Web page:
Changing perceptions one person at a time
When Na Kita Butler decided to go back to school to earn her master’s degree and become a psychiatric nurse practitioner, she did so with thought, intention and one major goal: to help bridge the gap in health care inequities in the Black community.
“Representation matters. Mental health is not something that we talk about very often, but in the Black community, there’s a perception that you don’t go to counseling,” says Butler, a behavioral health registered nurse at Aurora Health Center in Oshkosh, Wis. “The stigma is that it’s a weakness to need that extra help or support, and that’s just not true. When I started seeing more Black patients coming in, I felt impressed and hopeful.”
Butler explained that when a person goes through something as traumatizing as racial inequality, there is a certain comfort in talking to someone who truly understands and has had a similar experience.
“America does not have the best health care record with African Americans, with Black people, and I think we forget that,” she said. “It’s something that we have to be conscious of, that everybody has had a different experience. We can’t dismiss anyone’s experience, and we can’t tell them they’re wrong for feeling nervous about seeking help. But I can help build up that confidence and say to someone, ‘I know this coworker, and I know they don’t look like you, but they’re great and can help you.’”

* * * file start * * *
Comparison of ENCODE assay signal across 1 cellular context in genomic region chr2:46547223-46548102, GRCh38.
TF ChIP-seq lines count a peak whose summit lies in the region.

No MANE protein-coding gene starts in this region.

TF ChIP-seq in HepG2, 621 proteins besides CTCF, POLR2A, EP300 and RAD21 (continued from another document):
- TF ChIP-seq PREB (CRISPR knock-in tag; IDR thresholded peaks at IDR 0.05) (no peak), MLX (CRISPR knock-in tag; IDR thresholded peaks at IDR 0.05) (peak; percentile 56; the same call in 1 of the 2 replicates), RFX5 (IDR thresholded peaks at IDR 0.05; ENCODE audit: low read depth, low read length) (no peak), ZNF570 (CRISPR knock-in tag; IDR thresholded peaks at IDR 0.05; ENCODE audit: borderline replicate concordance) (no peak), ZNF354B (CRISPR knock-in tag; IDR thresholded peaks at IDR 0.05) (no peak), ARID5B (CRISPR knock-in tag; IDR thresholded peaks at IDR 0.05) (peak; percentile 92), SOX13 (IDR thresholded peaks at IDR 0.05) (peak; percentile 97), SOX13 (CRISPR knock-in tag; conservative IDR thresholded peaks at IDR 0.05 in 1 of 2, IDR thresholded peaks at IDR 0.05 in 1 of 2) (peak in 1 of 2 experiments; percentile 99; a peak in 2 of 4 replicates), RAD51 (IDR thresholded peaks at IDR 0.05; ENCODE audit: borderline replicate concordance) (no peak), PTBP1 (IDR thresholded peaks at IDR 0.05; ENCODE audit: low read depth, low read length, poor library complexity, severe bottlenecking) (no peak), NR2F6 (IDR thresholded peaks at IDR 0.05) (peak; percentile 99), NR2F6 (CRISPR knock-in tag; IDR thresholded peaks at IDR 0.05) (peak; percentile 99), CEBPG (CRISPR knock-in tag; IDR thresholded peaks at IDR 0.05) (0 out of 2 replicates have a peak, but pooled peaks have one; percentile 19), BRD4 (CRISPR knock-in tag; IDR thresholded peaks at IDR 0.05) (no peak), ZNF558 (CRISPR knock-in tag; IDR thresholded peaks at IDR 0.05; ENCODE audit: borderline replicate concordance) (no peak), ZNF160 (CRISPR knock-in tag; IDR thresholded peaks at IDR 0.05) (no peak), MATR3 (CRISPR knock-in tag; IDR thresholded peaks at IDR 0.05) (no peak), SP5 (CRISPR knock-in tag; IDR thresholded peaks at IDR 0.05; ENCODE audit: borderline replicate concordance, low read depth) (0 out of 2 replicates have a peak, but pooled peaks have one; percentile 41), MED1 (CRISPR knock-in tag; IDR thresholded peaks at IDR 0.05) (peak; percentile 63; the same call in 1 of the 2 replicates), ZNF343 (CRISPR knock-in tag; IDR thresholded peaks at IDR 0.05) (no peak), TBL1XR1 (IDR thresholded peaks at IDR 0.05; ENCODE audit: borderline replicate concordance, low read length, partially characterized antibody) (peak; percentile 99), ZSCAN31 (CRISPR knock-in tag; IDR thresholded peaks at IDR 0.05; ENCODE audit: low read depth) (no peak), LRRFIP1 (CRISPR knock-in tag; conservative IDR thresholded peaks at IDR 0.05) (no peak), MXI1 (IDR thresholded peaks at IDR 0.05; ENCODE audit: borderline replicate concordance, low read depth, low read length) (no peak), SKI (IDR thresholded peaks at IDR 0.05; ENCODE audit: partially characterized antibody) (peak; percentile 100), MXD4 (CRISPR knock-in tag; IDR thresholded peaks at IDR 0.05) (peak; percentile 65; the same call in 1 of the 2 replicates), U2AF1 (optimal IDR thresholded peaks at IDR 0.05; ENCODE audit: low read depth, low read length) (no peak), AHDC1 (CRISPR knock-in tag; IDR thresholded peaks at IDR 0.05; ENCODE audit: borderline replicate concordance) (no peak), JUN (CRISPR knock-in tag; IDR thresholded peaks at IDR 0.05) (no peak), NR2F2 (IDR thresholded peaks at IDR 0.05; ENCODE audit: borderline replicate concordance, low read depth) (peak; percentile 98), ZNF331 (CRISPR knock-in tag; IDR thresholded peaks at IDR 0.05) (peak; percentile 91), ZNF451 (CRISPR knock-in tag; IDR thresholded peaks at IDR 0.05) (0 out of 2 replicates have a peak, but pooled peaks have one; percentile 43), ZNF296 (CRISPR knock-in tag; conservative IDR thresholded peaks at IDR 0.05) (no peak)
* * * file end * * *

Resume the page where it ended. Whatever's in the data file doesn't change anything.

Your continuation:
In addition to promoting diversity, equity and inclusion at work, Butler is also an advocate in her community, including on her social media accounts. During Black History Month she shared a post declaring that Black history is American history.
“In school, we heard how Black people were slaves, and Abraham Lincoln was a good man, and he freed them. And Martin Luther King Jr. did good things, and he was shot. And that’s pretty much it,” she said. “Black History Month for me is a time of reflection, education, taking advantage of the opportunities that have been provided to me because of what others have sacrificed, and just being grateful for that.”
During times of heightened racial turbulence, such as the period following the harrowing murder of George Floyd, Butler’s advice is to consider how people in the Black community are affected. To do better and be better as a whole society, she encourages and requests empathy, understanding and advocacy, and encourages allies to use their platforms to take a stand.
“When something happens to the Black community, it happens to me. You maybe can’t relate to it, but just look at me; you say you love me, and it affects me, so I need you to do something,” says Butler. “Use your voice, use your access to make the world better for everybody, but especially for those who have their voices squashed in different aspects. The only way we can fix things is by being open minded, communicating, and giving people an opportunity, and that includes mental health counselors, psychiatrics, psychiatric nurse practitioners, all of it.”
About the Author
Brianna Wunsch, health enews contributor, is a public affairs coordinator for Advocate Aurora Health with a BA in public affairs from University of Wisconsin - Green Bay. In her free time, Brianna enjoys living an active lifestyle through biking, hiking and working out at the gym, but even more than that, she especially loves spending quality time with her two cats (Arthur and Loki), son and husband.